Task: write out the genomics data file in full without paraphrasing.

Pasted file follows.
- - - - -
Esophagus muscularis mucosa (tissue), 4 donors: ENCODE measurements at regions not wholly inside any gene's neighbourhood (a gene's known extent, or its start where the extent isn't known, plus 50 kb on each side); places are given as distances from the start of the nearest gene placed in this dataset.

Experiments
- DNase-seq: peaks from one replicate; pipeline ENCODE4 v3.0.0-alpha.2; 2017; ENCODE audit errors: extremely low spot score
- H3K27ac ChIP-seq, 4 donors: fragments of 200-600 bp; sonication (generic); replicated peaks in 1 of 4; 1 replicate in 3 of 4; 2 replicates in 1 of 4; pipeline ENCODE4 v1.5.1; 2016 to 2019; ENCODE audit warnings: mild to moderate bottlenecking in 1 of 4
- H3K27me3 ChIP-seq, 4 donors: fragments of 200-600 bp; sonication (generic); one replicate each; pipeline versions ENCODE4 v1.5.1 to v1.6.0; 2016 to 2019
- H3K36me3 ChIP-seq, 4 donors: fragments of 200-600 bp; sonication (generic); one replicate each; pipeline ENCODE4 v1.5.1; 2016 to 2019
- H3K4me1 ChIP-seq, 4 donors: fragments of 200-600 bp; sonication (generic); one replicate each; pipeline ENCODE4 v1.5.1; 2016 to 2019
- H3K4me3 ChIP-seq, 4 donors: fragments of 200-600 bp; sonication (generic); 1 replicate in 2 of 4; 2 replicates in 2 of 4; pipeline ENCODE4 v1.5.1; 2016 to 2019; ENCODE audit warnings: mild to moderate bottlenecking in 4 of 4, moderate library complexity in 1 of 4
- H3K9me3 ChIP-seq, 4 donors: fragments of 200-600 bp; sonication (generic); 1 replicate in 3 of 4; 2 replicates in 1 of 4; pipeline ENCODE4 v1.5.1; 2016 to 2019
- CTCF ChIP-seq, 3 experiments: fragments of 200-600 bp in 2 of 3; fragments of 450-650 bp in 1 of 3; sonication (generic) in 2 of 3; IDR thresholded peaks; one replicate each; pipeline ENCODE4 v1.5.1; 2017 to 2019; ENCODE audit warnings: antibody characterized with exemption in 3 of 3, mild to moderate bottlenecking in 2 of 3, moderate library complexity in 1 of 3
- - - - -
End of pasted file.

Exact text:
Esophagus muscularis mucosa (tissue), 4 donors: ENCODE measurements at regions not wholly inside any gene's neighbourhood (a gene's known extent, or its start where the extent isn't known, plus 50 kb on each side); places are given as distances from the start of the nearest gene placed in this dataset.

Experiments
- DNase-seq: peaks from one replicate; pipeline ENCODE4 v3.0.0-alpha.2; 2017; ENCODE audit errors: extremely low spot score
- H3K27ac ChIP-seq, 4 donors: fragments of 200-600 bp; sonication (generic); replicated peaks in 1 of 4; 1 replicate in 3 of 4; 2 replicates in 1 of 4; pipeline ENCODE4 v1.5.1; 2016 to 2019; ENCODE audit warnings: mild to moderate bottlenecking in 1 of 4
- H3K27me3 ChIP-seq, 4 donors: fragments of 200-600 bp; sonication (generic); one replicate each; pipeline versions ENCODE4 v1.5.1 to v1.6.0; 2016 to 2019
- H3K36me3 ChIP-seq, 4 donors: fragments of 200-600 bp; sonication (generic); one replicate each; pipeline ENCODE4 v1.5.1; 2016 to 2019
- H3K4me1 ChIP-seq, 4 donors: fragments of 200-600 bp; sonication (generic); one replicate each; pipeline ENCODE4 v1.5.1; 2016 to 2019
- H3K4me3 ChIP-seq, 4 donors: fragments of 200-600 bp; sonication (generic); 1 replicate in 2 of 4; 2 replicates in 2 of 4; pipeline ENCODE4 v1.5.1; 2016 to 2019; ENCODE audit warnings: mild to moderate bottlenecking in 4 of 4, moderate library complexity in 1 of 4
- H3K9me3 ChIP-seq, 4 donors: fragments of 200-600 bp; sonication (generic); 1 replicate in 3 of 4; 2 replicates in 1 of 4; pipeline ENCODE4 v1.5.1; 2016 to 2019
- CTCF ChIP-seq, 3 experiments: fragments of 200-600 bp in 2 of 3; fragments of 450-650 bp in 1 of 3; sonication (generic) in 2 of 3; IDR thresholded peaks; one replicate each; pipeline ENCODE4 v1.5.1; 2017 to 2019; ENCODE audit warnings: antibody characterized with exemption in 3 of 3, mild to moderate bottlenecking in 2 of 3, moderate library complexity in 1 of 3